What Irish start-up founders want ahead of Budget 2023

Without revealing details of the budget, Donohoe said high inflation and interest rates have caused a ‘regime change’ in the Irish and EU economies.

Ireland’s high tax rates, a need for more Government funding and a paucity of suitable talent for early-stage companies are just a few of the problems facing founders of Irish start-ups today.

Speaking at a Scale Ireland event in Dublin today (12 September), the founders of three Irish start-ups shared with Minister for Finance Paschal Donohoe, TD, their needs to scale their businesses in the country. This comes ahead of Budget 2023, which is due to be published in two weeks’ time.

Jack Pierse, CFO and co-founder of unicorn Wayflyer, said that the way option schemes for employees are taxed in Ireland “could probably be worked on” comparing it with the “much more favourable” tax regime in the UK.

“At the end of the day, most of these people work for us to probably go on to start their own businesses. Having a 52pc tax rate on all the money they make, which they will probably invest back into the economy over the next few years, just doesn’t feel like it makes a whole lot of sense.”

Wayflyer, which is a Dublin-headquartered revenue-based financing business, has more than 500 employees globally, many of whom are based in Ireland. Less than two weeks ago, it secured $253m in debt financing – its second significant round since it was valued at $1.6bn earlier this year.

For Orlaith Ryan, co-founder of cancer treatment start-up Shorla Oncology, funding has been the biggest challenge in scaling, particularly in the “expensive” pharmaceutical sector which is heavy on research and development.

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“The R&D tax credits is very important to us. And it would be great if we could realise that sooner. The complexity of the process can also be reduced. I can see how it would be cumbersome for a company trying to work on all the angles to grow a business.”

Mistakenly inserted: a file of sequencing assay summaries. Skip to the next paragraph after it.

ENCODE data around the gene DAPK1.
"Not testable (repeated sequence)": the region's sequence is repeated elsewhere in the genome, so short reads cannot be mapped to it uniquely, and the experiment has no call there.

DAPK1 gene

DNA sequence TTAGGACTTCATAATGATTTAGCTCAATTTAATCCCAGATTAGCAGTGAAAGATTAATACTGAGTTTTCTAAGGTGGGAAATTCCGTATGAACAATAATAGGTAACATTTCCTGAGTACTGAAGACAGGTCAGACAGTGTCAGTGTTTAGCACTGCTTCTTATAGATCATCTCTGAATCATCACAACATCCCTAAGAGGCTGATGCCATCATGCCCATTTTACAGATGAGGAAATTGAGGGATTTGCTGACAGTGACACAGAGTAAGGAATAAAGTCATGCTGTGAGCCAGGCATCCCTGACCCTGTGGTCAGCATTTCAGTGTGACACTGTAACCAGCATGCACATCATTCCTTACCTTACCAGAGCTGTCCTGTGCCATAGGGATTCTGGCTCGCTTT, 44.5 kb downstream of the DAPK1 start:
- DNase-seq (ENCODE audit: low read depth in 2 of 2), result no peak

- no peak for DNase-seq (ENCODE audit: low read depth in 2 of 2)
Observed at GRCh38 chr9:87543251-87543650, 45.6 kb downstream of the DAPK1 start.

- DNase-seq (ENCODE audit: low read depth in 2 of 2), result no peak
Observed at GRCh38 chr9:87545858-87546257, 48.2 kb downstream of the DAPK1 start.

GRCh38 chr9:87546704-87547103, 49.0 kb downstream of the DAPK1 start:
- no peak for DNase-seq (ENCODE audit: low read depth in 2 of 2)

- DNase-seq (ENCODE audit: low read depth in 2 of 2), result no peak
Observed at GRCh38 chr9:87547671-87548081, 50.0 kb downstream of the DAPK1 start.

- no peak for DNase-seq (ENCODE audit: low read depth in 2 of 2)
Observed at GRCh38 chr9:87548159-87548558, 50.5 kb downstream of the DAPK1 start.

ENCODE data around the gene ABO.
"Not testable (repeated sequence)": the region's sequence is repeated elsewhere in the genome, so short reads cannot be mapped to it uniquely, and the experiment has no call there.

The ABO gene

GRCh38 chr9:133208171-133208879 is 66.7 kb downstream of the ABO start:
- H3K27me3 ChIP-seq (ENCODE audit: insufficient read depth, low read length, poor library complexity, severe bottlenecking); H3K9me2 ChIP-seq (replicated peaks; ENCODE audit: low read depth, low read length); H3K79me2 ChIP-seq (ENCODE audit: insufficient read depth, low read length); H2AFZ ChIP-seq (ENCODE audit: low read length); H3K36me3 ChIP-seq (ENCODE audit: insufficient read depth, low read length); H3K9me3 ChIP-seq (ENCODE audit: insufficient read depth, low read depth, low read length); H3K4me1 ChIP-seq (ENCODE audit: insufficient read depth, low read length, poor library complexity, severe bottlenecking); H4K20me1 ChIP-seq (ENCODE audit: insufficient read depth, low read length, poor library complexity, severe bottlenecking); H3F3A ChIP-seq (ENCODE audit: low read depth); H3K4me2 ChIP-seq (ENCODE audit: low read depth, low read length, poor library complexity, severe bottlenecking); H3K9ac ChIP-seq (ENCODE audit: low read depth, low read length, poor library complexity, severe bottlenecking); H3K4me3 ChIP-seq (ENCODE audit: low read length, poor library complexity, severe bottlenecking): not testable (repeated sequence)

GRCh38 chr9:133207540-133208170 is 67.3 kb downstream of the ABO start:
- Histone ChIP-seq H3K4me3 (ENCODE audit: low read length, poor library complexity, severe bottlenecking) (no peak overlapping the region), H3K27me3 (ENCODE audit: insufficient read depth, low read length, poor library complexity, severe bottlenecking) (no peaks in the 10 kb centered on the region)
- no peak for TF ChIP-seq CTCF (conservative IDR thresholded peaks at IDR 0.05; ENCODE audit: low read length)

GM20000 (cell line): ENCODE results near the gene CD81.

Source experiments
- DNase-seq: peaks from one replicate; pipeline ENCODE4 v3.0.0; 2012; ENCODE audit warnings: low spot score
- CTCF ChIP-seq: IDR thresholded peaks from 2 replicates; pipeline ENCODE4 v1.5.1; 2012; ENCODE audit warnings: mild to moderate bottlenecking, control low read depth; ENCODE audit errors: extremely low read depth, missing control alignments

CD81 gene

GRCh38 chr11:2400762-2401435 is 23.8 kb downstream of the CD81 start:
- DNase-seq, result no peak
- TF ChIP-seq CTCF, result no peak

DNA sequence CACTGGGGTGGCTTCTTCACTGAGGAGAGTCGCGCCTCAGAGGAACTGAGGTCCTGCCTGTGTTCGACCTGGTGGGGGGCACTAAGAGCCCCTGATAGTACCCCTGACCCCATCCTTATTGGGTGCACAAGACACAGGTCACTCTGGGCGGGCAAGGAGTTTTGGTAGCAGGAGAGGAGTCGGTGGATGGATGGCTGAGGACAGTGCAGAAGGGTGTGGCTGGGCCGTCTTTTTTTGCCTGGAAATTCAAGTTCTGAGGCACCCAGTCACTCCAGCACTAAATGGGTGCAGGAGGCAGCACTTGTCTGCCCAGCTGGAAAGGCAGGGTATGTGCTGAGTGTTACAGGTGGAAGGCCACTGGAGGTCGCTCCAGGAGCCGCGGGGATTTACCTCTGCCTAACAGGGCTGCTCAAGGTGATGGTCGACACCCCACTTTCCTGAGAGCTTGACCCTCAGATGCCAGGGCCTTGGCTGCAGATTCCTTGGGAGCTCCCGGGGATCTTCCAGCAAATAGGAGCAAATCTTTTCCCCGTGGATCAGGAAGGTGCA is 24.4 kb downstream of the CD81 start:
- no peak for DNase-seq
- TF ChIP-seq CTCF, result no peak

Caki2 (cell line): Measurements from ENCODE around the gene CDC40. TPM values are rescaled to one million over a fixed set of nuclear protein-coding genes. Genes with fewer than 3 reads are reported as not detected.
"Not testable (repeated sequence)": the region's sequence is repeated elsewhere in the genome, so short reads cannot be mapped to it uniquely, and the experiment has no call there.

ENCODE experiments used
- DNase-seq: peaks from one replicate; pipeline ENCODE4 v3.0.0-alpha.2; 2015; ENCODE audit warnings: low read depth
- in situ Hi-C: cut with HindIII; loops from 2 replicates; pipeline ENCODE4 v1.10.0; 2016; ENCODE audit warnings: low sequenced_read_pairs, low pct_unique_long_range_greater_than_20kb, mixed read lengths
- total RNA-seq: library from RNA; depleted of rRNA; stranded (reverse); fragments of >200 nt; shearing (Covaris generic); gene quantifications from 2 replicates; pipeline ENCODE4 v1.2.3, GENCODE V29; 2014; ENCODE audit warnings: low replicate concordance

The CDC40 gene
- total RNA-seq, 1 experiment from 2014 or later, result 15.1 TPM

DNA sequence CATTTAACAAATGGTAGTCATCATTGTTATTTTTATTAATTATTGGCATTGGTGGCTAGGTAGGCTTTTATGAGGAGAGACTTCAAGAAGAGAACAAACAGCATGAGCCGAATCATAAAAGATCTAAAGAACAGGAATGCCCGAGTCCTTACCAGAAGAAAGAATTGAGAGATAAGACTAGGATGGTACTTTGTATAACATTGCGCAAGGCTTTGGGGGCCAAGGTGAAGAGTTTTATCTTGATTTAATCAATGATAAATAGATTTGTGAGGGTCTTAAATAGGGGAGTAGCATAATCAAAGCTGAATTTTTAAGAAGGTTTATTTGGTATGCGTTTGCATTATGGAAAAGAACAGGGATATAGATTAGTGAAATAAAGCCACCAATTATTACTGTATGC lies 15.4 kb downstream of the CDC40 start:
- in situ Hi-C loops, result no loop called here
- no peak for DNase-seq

Earlier this year, the Government launched a €90m investment fund aimed at Irish start-ups to boost areas such as regional development, climate action and women in entrepreneurship.

Matthew Coffey, co-founder of digital loyalty card platform Squid, added that finding talent as an early-stage business can also be quite hard, particularly when it comes to hiring software developers.

“It always feels like there is a deficit of developers. So when you’re competing with bigger companies that have more liquidity, you get a bit creative, I suppose and look at things like the KEEP scheme, etc, to incentivise people.”

Coffey also highlighted the complexity of the admin process. “When you’re looking at angel investors and the likes, it’s quite hard to do the admin – particularly the simple agreement for future equity which doesn’t qualify for the Employment Investment Incentive Scheme.”

Donohoe did not reveal details of the upcoming Budget but said the Government will consider recent issues around the energy crisis and the economic downturn in its package.

“We’re in the early days of very considerable regime change within national and European economies, from very low inflation and low interest rates to – at least for a time – higher inflation than were used to and interest rates that are clearly changing,” he said.

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Speaking at the event in Avolon’s offices in Ballsbridge, Donohoe said that he will take into consideration all the points raised ahead of the Budget on 27 September.

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